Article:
The second part, “Ritual Practices,” is organised more thematically. Three chapters range widely, back and forth between the fourteenth and twentieth centuries. Chapter Four explores the concept of shame that shadows much of the Order’s ritual practice, a concept that makes it almost impossible to say where the medieval ends and the modern begins in Garter history, or where a renaissance or modern understanding of shame replaces a medieval one [discusses Malory, and Sir Gawain, garter rituals of degradation {very thrilling}, the constant threat of disorder and shame in the performance of garter rituals, and some very decadent C19 interpretations of the garter myth]. Chapter Five examines the nature of ritual reform and change, the discourses the Order of the Garter uses when it engages most self-consciously in ritual criticism ("proud histories" contrasted with histories of decay and desuetude - Charles 1; discussion of Edward VI's protestant reforms and other attempts to "update" the order; history of women in Garter, from C14 to C20). Chapter Six focuses on the embodied performance of the Order, in the fashions and regalia worn by its men and women, the ritual life of gendered bodies, and the importance of the pictorial and visual tradition in the construction of the medieval (includes discussions of the queer garter, the difference female and male bodies make to the wearing of the garter; what happens when the royal body touches the non-royal body at the moment of installation; and concludes with a discussion of Max Beerbohm's Zuleika Dobson: the garter knight as dandy).

The third part, “Ritual Modernities,” in Chapter Seven, brings these strands together, to consider the history of the Garter in the reign of Elizabeth II, examining the implications for medievalism in the transition from modernity to postmodernity, and reflecting on this most medieval Order’s perpetual quest for modernity. (well, I'll update this when it's written: at the moment it's got poetry by David Campbell and U. A. Fanthorpe, Annie Liebowitz photographing the queen, the Barmy Army, Camilla's tampon, a beercoaster, some chocolates I bought at Windsor, and the Sydney University student newspaper.)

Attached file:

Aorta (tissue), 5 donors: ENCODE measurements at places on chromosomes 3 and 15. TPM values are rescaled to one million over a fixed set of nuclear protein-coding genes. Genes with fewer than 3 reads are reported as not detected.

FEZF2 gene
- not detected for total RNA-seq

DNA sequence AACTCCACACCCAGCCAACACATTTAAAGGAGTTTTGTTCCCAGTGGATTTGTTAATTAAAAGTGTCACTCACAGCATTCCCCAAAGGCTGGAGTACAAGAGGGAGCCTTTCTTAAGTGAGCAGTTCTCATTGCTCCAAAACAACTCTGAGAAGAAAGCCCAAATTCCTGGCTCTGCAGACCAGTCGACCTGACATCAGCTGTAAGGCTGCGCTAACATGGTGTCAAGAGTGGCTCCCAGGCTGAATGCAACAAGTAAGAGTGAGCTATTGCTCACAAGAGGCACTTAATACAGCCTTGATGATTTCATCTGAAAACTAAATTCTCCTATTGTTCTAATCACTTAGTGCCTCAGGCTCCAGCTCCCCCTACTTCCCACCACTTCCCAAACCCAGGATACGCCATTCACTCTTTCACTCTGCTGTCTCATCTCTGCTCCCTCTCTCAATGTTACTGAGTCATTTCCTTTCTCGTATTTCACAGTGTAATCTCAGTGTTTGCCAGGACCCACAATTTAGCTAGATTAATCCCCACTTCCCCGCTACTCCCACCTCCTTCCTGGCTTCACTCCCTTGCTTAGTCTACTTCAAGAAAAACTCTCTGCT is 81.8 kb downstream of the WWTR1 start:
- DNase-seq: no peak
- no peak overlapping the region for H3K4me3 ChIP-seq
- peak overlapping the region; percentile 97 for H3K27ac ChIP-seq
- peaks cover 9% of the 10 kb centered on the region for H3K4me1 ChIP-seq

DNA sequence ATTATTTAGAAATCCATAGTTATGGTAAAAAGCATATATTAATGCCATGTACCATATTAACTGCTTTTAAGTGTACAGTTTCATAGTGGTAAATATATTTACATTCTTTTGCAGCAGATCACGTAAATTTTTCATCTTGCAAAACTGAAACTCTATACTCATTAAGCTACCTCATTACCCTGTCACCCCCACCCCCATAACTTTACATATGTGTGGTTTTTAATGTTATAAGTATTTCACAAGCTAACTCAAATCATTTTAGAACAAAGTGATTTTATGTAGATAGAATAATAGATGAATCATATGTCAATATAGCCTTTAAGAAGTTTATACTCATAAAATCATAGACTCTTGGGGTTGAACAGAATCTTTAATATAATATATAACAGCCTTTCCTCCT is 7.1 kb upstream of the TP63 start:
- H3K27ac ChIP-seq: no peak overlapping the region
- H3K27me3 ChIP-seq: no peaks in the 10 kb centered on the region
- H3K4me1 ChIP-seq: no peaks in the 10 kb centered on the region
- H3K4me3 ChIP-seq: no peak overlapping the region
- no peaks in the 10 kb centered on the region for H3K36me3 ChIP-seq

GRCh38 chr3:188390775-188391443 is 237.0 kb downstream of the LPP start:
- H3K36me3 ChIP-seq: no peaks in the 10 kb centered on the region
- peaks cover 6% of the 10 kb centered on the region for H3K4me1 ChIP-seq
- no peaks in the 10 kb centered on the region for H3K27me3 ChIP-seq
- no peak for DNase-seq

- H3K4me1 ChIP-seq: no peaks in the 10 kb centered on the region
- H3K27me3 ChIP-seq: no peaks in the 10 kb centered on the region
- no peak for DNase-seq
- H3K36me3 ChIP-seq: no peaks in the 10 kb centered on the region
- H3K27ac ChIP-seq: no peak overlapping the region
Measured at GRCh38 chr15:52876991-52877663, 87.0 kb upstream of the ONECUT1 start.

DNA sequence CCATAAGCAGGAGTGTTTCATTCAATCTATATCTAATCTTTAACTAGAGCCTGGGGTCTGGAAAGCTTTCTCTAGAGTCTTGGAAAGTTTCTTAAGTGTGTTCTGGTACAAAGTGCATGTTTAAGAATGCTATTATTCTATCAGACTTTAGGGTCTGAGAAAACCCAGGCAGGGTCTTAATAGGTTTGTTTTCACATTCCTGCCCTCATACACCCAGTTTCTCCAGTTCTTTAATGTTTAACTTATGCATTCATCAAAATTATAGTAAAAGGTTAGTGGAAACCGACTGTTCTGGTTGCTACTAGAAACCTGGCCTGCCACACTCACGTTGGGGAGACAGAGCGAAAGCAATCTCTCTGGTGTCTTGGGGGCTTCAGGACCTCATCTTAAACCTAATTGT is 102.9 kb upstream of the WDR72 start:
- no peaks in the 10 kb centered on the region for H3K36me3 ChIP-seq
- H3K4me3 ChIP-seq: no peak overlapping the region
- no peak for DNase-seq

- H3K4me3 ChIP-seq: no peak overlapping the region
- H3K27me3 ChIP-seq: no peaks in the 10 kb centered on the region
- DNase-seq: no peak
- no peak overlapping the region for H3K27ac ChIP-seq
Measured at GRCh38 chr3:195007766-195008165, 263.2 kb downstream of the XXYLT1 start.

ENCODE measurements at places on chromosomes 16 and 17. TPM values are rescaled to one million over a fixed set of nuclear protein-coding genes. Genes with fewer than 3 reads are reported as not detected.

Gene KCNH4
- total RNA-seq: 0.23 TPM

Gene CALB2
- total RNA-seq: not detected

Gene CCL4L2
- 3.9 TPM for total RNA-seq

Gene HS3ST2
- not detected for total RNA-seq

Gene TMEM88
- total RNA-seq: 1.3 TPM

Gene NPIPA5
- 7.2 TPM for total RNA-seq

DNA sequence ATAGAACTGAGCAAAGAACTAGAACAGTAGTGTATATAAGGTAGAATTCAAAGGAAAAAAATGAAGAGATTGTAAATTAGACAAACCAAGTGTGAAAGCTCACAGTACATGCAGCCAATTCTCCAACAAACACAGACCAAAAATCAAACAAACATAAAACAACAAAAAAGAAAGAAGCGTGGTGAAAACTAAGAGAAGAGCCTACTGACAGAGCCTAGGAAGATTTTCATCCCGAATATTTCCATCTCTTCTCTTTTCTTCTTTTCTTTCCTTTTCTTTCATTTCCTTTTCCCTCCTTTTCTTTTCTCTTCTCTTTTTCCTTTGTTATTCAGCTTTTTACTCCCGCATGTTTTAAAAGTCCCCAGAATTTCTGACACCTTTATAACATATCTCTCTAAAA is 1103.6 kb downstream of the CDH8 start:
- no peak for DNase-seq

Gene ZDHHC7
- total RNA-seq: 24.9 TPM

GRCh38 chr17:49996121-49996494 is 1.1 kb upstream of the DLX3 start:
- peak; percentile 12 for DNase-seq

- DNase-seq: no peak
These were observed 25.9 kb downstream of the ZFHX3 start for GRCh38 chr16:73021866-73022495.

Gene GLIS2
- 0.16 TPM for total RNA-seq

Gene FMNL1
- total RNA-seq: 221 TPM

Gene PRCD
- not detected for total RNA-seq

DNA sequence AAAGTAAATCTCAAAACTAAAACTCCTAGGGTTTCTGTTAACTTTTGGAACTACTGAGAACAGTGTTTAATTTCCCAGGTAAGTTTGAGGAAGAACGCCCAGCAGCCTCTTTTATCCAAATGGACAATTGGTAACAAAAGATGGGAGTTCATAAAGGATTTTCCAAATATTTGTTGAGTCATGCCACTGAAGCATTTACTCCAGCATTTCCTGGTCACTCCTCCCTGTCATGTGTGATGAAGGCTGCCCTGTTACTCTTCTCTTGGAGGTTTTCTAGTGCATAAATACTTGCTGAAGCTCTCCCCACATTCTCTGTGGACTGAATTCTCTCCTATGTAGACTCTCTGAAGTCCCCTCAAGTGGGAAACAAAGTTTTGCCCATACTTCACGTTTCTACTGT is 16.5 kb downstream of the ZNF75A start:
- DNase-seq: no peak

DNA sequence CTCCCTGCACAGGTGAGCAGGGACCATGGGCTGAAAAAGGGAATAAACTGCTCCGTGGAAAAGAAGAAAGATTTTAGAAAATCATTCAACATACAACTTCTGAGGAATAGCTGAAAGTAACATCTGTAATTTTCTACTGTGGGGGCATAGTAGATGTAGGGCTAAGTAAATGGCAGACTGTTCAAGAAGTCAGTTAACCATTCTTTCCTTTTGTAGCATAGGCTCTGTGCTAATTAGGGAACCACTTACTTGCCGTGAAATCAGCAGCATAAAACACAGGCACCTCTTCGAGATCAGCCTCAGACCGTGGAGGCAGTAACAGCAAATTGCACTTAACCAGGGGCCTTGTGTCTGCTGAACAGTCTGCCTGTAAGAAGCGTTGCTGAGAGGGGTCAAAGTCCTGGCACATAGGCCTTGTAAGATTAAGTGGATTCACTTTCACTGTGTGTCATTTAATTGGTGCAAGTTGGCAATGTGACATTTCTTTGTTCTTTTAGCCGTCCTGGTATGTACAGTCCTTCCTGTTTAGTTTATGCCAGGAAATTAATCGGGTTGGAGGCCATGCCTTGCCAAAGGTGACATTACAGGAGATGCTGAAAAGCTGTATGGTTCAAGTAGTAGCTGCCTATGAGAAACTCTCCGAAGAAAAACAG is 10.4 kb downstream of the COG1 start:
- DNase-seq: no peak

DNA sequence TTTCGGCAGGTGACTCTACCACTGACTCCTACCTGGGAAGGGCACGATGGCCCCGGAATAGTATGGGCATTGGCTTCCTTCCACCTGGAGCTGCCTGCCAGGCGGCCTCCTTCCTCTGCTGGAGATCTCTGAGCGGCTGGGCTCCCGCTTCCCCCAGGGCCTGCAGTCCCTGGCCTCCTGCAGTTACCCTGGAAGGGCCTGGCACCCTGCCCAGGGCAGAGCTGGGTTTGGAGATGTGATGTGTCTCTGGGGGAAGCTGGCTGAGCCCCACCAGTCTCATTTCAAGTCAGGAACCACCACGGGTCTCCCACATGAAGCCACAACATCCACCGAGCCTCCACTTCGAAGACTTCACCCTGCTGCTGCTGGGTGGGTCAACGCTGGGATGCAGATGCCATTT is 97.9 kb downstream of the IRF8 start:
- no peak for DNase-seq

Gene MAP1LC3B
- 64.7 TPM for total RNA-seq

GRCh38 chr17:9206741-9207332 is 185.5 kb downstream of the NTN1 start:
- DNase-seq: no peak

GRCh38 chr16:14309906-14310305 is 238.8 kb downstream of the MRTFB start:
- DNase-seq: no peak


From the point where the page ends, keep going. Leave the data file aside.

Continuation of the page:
So, all offers to read will be very welcome. I should say I don't do this without extreme trepidation. But you know, I'm just going to do it anyway. Write an offer in the comments box, or send me an email: sjtriggatunimelbdotedudotau

5 comments:

Mindy said...

I've sent you an email.

Ceirseach said...

If you think there's anything useful I might be able to contribute, I'd love to read it. Maybe ch. 2, 3 or 4, according to what other people would prefer, though they all sound like fun!

Stephanie Trigg said...

Thanks to all who've offered, here and by email. I'm really grateful, and I think this will turn out to be an important turning-point: the moment I felt chapters were ready to go out. They're not finished; and the whole book will need tightening up. But it feels rather more elastic than flabby, now. And yes, indeed, this feeling has coincided with my starting up at the gym...

Ryan said...

If you need any more readers, you can count me in as well.

Stephanie Trigg said...

Great! thanks, Ryan; an email's on its way.